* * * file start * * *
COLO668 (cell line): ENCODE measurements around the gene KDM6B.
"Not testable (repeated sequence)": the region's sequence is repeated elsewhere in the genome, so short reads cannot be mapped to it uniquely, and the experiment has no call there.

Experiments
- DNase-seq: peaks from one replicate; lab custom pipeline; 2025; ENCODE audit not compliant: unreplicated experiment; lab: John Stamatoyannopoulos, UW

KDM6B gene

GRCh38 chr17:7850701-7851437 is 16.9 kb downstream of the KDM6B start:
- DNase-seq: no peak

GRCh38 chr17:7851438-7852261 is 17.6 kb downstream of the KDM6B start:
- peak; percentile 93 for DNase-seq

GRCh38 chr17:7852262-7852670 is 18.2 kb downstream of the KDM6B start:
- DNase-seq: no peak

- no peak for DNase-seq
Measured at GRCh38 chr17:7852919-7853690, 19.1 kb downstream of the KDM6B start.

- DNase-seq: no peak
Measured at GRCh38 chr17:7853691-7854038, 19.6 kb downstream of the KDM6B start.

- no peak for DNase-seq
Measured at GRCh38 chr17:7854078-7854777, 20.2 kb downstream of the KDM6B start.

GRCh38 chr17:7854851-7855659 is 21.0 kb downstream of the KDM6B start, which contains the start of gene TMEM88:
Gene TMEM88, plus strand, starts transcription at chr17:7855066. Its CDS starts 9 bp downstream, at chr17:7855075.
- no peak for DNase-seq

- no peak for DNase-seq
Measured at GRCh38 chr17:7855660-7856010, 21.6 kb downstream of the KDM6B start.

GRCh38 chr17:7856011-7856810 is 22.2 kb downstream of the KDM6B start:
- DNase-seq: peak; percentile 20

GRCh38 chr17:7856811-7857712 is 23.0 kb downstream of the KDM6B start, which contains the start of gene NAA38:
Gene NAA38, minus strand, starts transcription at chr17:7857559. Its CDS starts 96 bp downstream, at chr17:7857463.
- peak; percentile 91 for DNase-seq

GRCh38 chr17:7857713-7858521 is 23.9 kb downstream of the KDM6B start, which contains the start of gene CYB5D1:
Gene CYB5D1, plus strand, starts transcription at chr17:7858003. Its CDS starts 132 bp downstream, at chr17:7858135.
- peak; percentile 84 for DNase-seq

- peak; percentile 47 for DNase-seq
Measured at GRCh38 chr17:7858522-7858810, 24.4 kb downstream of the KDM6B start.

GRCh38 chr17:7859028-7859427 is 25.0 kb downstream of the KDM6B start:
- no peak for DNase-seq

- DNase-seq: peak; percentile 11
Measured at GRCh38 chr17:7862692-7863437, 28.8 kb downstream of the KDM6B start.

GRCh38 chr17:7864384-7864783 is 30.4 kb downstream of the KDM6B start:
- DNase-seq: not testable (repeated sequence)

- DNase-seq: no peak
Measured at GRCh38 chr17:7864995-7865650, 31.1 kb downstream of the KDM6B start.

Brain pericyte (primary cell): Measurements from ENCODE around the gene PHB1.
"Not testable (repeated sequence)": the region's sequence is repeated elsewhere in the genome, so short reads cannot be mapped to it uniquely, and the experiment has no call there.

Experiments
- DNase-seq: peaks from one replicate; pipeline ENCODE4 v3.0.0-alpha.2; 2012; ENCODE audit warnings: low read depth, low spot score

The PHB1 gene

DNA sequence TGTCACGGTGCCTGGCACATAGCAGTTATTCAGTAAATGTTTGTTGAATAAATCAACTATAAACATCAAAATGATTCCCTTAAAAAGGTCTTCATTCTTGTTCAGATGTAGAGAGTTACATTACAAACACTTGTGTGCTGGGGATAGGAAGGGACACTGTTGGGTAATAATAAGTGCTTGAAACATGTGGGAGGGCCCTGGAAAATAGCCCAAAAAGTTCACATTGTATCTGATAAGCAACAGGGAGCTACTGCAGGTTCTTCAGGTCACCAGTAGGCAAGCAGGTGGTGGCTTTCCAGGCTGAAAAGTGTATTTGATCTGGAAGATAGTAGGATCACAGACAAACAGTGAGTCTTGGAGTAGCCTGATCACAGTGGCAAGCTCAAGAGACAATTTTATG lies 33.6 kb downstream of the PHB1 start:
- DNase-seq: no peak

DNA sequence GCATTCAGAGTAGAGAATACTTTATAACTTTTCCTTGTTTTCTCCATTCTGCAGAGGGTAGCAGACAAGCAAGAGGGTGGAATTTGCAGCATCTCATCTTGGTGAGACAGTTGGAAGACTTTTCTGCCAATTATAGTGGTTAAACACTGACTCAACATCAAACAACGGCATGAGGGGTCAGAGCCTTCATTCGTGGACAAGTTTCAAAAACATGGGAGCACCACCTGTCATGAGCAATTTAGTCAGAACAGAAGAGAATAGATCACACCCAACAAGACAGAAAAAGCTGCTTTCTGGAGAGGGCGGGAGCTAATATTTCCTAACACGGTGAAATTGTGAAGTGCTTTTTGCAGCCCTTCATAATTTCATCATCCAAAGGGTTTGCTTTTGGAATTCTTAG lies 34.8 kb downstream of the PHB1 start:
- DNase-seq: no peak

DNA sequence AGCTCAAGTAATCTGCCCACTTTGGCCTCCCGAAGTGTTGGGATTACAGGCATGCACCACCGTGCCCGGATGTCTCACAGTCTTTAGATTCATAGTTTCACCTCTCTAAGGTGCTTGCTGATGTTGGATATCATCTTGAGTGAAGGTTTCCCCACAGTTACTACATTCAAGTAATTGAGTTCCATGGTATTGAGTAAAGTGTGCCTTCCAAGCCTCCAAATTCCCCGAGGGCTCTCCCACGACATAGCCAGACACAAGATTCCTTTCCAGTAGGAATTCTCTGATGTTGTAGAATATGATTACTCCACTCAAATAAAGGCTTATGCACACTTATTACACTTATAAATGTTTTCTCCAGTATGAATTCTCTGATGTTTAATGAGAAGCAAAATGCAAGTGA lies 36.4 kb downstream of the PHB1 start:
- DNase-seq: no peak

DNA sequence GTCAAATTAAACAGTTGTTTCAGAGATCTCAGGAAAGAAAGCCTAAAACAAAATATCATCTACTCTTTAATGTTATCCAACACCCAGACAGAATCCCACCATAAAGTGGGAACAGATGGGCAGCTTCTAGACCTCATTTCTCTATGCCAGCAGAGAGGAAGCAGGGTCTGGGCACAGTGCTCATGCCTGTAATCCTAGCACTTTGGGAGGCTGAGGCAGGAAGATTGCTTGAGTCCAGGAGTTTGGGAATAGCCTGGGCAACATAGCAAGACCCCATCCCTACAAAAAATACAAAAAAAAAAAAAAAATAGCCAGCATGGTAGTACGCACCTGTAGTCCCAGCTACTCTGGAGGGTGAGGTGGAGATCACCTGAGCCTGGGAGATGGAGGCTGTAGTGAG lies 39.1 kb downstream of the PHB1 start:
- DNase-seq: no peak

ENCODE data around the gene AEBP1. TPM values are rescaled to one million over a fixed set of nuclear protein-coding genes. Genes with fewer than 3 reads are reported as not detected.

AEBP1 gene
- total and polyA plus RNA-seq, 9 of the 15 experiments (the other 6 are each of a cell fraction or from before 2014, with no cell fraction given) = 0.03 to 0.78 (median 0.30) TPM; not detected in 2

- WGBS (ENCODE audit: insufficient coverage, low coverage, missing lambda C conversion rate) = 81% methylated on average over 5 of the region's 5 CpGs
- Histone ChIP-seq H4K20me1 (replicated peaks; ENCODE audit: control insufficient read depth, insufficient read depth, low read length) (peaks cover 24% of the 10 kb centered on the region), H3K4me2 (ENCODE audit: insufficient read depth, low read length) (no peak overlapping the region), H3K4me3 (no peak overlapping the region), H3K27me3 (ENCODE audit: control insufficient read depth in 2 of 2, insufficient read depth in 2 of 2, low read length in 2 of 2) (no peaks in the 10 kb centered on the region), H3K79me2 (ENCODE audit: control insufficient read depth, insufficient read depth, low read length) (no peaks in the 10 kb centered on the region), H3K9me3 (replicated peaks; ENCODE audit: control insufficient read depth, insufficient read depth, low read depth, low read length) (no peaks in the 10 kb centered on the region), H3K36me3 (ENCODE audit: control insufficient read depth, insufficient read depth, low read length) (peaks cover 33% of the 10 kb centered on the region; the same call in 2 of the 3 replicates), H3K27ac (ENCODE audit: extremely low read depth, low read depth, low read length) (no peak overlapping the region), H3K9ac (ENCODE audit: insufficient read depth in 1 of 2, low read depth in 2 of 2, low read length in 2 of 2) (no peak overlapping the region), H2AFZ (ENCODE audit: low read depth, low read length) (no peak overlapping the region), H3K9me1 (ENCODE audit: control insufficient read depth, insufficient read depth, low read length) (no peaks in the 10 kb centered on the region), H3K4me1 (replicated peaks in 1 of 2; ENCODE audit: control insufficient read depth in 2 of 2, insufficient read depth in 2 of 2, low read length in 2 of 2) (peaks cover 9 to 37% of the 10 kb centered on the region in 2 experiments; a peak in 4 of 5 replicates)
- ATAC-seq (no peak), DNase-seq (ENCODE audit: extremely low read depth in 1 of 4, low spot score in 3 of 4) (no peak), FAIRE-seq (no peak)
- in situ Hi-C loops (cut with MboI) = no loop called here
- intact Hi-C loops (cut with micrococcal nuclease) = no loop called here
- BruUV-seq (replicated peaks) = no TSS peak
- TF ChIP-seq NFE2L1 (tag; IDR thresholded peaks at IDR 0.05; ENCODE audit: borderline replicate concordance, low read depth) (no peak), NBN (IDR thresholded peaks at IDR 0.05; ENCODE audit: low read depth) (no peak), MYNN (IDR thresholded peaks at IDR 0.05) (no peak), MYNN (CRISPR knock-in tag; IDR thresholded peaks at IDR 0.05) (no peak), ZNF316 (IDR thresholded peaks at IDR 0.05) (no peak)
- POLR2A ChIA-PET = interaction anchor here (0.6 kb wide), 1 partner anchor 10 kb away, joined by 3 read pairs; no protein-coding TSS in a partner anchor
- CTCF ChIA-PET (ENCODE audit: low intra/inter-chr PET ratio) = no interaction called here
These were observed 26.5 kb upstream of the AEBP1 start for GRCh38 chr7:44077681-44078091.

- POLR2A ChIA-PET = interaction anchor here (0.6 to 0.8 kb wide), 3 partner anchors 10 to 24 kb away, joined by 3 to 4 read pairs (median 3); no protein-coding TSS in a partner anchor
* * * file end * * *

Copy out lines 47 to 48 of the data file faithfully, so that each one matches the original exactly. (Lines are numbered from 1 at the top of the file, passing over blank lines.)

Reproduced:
- DNase-seq: no peak

DNA sequence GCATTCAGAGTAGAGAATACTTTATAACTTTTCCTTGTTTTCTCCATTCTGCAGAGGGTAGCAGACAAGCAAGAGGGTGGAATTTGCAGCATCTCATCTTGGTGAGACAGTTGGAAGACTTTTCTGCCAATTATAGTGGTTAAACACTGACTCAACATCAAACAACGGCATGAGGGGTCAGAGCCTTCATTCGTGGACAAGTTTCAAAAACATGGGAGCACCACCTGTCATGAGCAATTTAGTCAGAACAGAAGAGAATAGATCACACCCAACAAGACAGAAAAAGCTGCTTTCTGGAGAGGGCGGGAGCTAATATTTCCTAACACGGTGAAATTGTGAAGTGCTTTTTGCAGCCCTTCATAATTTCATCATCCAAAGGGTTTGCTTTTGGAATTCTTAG lies 34.8 kb downstream of the PHB1 start: